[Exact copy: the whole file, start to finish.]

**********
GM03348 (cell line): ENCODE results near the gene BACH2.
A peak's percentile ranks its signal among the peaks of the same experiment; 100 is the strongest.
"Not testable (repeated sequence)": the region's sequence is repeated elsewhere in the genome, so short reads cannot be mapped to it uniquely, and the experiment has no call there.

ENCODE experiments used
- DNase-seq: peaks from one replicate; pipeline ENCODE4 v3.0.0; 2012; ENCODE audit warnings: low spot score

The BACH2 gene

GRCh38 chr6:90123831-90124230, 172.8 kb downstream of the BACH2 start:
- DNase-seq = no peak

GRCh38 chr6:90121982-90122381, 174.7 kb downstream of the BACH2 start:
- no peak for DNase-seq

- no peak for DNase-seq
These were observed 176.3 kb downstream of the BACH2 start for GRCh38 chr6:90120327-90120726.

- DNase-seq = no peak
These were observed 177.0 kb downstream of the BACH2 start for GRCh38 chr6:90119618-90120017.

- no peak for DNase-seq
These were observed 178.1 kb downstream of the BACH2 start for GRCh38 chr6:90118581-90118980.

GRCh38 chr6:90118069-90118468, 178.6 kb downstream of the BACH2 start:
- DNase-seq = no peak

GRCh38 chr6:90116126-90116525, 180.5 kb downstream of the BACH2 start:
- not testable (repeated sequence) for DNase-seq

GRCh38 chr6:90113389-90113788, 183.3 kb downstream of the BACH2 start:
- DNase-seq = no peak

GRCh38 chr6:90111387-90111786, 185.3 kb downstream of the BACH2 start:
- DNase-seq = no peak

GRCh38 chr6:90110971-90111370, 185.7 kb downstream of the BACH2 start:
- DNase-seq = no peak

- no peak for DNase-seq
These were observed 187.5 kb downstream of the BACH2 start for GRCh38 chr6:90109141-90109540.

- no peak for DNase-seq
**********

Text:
GM03348 (cell line): ENCODE results near the gene BACH2.
A peak's percentile ranks its signal among the peaks of the same experiment; 100 is the strongest.
"Not testable (repeated sequence)": the region's sequence is repeated elsewhere in the genome, so short reads cannot be mapped to it uniquely, and the experiment has no call there.

ENCODE experiments used
- DNase-seq: peaks from one replicate; pipeline ENCODE4 v3.0.0; 2012; ENCODE audit warnings: low spot score

The BACH2 gene

GRCh38 chr6:90123831-90124230, 172.8 kb downstream of the BACH2 start:
- DNase-seq = no peak

GRCh38 chr6:90121982-90122381, 174.7 kb downstream of the BACH2 start:
- no peak for DNase-seq

- no peak for DNase-seq
These were observed 176.3 kb downstream of the BACH2 start for GRCh38 chr6:90120327-90120726.

- DNase-seq = no peak
These were observed 177.0 kb downstream of the BACH2 start for GRCh38 chr6:90119618-90120017.

- no peak for DNase-seq
These were observed 178.1 kb downstream of the BACH2 start for GRCh38 chr6:90118581-90118980.

GRCh38 chr6:90118069-90118468, 178.6 kb downstream of the BACH2 start:
- DNase-seq = no peak

GRCh38 chr6:90116126-90116525, 180.5 kb downstream of the BACH2 start:
- not testable (repeated sequence) for DNase-seq

GRCh38 chr6:90113389-90113788, 183.3 kb downstream of the BACH2 start:
- DNase-seq = no peak

GRCh38 chr6:90111387-90111786, 185.3 kb downstream of the BACH2 start:
- DNase-seq = no peak

GRCh38 chr6:90110971-90111370, 185.7 kb downstream of the BACH2 start:
- DNase-seq = no peak

- no peak for DNase-seq
These were observed 187.5 kb downstream of the BACH2 start for GRCh38 chr6:90109141-90109540.

- no peak for DNase-seq